Tuesday, November 21, 2006
Look after post box or lose it
Australia Post will remove post boxes that are repeatedly attacked by vandals.
Look after your nearest post box or you will lose it, warned Australia Post after one at Umina Beach was destroyed by fire for the second time this year.
Australia Post spokeswoman Sheridan Beattie said in extreme cases they would relocate or remove boxes repeatedly targeted by vandals.
"Obviously it is an inconvenience to the community if a post box is out of service due to vandalism,'' Ms Beattie said. "But clearly it is not in the community's interests for Australia Post to maintain a box in which mail may not be safe or the public's safety is at risk.''
People who posted mail in the box outside the Umina Beach Post Office between Friday and Sunday are urged to check it arrived.
Post boxes cost $1000 to replace and this box was also attacked in June.
Ms Beattie said it was important people called police if they noticed any unusual activity around a post box.
With the rise of identity fraud, Ms Beattie said the situation was a concern.
"Although most of the damage inflicted on post boxes can be attributed to petty vandalism, the damage can sometimes be from would-be thieves attempting to access the mail inside,'' she said.
"Look after your nearest post box." How the hell are people supposed to do that? With round-the-clock vigilante patrols? By posting a sentry at the box? It's not the public's responsibility to protect post boxes or to act as law enforcement officers.
How about some policing? These morons vandalise much more around the area than just the odd postbox. How about the courts giving appropriate sentences to the brainless cretins whose level of intelligence is such that they think vandalising a post box is entertainment? How about Australia Post building post boxes into Post Office walls instead of as free-standing units? How about fixing the problem, for Christ's sake!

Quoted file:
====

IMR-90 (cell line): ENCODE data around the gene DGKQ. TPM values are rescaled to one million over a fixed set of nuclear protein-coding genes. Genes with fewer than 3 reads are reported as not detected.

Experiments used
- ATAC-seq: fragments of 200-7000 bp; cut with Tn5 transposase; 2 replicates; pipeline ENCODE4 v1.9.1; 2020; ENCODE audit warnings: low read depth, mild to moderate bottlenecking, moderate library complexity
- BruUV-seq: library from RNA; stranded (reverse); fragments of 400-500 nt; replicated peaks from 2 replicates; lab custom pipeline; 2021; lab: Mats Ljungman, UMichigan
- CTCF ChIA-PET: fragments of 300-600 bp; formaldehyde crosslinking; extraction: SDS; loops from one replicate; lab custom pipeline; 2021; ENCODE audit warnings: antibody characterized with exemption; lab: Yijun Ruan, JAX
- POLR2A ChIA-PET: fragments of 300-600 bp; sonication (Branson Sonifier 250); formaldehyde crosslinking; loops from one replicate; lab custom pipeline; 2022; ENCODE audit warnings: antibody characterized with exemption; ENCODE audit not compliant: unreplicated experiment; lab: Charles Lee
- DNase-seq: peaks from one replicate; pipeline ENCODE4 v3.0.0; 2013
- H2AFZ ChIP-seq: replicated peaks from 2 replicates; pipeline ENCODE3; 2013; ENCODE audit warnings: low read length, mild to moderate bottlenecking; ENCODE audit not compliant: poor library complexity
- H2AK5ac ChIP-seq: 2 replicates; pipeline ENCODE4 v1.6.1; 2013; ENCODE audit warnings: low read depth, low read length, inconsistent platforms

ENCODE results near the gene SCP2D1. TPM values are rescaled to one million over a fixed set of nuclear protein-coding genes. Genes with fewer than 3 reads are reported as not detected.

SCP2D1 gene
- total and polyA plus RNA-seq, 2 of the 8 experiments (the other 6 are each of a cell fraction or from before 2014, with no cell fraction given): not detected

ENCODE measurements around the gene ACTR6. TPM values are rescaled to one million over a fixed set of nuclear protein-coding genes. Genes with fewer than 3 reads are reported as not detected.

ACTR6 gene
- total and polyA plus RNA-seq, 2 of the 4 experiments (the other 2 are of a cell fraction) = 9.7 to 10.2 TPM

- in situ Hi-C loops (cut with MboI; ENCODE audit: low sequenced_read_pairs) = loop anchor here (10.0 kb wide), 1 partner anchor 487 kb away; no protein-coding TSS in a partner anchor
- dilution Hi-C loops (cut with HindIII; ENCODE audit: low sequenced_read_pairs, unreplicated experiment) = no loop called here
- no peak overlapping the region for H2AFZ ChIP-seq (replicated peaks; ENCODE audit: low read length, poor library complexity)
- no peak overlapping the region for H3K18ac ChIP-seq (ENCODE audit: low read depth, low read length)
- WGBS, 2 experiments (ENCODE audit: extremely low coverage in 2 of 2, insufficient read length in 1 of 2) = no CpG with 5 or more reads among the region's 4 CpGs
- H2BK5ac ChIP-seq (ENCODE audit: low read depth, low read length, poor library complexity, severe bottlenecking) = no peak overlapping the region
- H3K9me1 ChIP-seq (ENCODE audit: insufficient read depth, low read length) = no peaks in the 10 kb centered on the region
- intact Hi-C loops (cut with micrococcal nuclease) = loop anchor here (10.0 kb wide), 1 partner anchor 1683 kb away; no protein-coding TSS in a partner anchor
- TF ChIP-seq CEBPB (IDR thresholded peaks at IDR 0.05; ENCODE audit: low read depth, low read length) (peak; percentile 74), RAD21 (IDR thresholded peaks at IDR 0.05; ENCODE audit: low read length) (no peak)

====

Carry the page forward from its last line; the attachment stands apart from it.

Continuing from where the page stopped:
No, not to the bureaucratic mind. To them it's much simpler. If their paying customers are inconvenienced because their post box has been destroyed, the answer is to remove the box and inconvenience them permanently.
Friday, November 17, 2006
We have to be given alternatives to using pure drinking water to clean our cars, our footpaths, to water our gardens. And we have to store the rainwater that doesn't fall in the cachement area, which we already harvest but channel to the wrong place.
So what does our Premier come up with?
Here's what the Express Advocate reports:
Pipedream or saviour?
An artist's impression of what the new Tillegra dam will look like when completed. **
A BOLD and far-sighted rescue plan or gigantic political stunt?
Opinion was divided after Premier Morris Iemma's pledge on Monday to build a $342 million dam to help secure the Central Coast's water supplies.
Mr Iemma said the giant 450billion-litre Tillegra Dam, near Dungog, would service the Lower Hunter and Central Coast.
He also announced the expansion of the Hunter pipeline to the Central Coast. The Hunter pipeline will be finished early next month and capable of pumping 27 megalitres a day.
Monday's announcement will mean the allocation will jump to 35 megalitres or half the coast's daily needs by next December.
The Premier's long-term solution, however, will see water flowing from Tillegra Dam by 2013.
The cost of the ambitious project for Central Coast residents remains unclear.
Mr Campbell said funding for the project would come from new development and developer contributions. A quarter of the projects funding will come from a $20 levy to be paid by Hunter residents from 2009.
The remainder will be recouped by Hunter Water's sale of water to the Central Coast or through commercial arrangements with the Central Coast water authority.
Construction on the dam is expected to start by mid next year, with planning approval taking up to five years and another three to five years for the dam to fill.
"This will not only secure supply for Hunter families, but will ensure the crisis on the Central Coast will not happen again,'' Mr Iemma said. "With the Central Coast's dams standing at only 15 per cent full, and no long-term recovery in sight, now is the time for bold and far-sighted action.''
Brilliant! If it rains, we'll have enough pure drinking water to wash our cars, clean our footpaths, water our gardens...
** My asterisks. Two words Mr Iemma.
Suppose it doesn't rain as you would like it to? The dam isn't going to look like the artist's impression is it.
Tuesday, November 07, 2006
Monday, October 30, 2006
That is not good enough.
The Muslim community is being hugely ill-served by the Lebanese Muslim Association, owners of Lakemba mosque where the crazed addresses are being delivered.
They must demonstrate clearly that his views are repugnant to mainstream Muslims and remove him. Immediately. With no further discussion or dithering.
Anything less is unacceptable.
Hand wringing and complaining about Muslim-bashing is feeble, weak, if they won't take this action to promote the true story. They have the opportunity to demonstrate to the non-Muslim community that these stone-age opinions are those of a tiny minority of fanatics. That they are not the opinion of the vast majority of Muslims. That they are not a correct interpretation of Islam.